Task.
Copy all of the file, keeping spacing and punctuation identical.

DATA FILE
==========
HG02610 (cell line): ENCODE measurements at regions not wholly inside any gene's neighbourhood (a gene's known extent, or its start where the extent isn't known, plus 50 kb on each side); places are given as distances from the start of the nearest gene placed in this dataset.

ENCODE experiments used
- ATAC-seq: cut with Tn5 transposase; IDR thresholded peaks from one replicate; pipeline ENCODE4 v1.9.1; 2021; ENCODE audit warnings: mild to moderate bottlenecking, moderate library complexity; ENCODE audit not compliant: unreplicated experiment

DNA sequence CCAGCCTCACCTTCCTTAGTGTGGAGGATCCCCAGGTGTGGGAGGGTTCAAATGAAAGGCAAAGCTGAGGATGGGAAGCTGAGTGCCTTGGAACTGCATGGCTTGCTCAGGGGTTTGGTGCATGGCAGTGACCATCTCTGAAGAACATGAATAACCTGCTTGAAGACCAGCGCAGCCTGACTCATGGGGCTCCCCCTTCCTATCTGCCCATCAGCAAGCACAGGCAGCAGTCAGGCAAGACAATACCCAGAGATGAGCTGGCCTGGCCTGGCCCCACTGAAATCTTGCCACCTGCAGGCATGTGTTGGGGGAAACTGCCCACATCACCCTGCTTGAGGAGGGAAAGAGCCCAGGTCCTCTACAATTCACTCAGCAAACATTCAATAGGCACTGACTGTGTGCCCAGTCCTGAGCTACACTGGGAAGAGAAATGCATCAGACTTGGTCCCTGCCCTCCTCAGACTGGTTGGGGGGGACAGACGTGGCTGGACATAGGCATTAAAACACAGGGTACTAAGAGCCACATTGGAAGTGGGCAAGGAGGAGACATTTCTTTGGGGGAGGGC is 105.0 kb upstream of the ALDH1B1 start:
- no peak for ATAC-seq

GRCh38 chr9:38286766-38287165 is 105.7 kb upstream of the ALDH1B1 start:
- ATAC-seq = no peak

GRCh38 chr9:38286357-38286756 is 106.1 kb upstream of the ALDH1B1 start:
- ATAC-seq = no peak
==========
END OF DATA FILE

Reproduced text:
HG02610 (cell line): ENCODE measurements at regions not wholly inside any gene's neighbourhood (a gene's known extent, or its start where the extent isn't known, plus 50 kb on each side); places are given as distances from the start of the nearest gene placed in this dataset.

ENCODE experiments used
- ATAC-seq: cut with Tn5 transposase; IDR thresholded peaks from one replicate; pipeline ENCODE4 v1.9.1; 2021; ENCODE audit warnings: mild to moderate bottlenecking, moderate library complexity; ENCODE audit not compliant: unreplicated experiment

DNA sequence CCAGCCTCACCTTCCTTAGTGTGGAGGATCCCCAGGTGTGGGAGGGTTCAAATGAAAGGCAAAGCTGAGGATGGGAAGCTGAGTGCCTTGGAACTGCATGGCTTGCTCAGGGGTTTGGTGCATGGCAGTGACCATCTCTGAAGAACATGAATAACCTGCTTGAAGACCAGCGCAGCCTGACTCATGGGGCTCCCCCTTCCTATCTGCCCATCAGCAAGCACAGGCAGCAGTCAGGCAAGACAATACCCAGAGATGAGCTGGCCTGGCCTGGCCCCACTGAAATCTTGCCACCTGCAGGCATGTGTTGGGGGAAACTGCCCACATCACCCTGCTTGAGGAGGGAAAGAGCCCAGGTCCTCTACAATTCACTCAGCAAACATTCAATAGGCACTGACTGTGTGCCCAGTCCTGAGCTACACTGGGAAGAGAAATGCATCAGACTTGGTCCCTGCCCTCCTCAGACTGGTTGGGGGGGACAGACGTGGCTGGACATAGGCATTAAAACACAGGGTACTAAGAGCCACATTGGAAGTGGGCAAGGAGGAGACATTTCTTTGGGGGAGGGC is 105.0 kb upstream of the ALDH1B1 start:
- no peak for ATAC-seq

GRCh38 chr9:38286766-38287165 is 105.7 kb upstream of the ALDH1B1 start:
- ATAC-seq = no peak

GRCh38 chr9:38286357-38286756 is 106.1 kb upstream of the ALDH1B1 start:
- ATAC-seq = no peak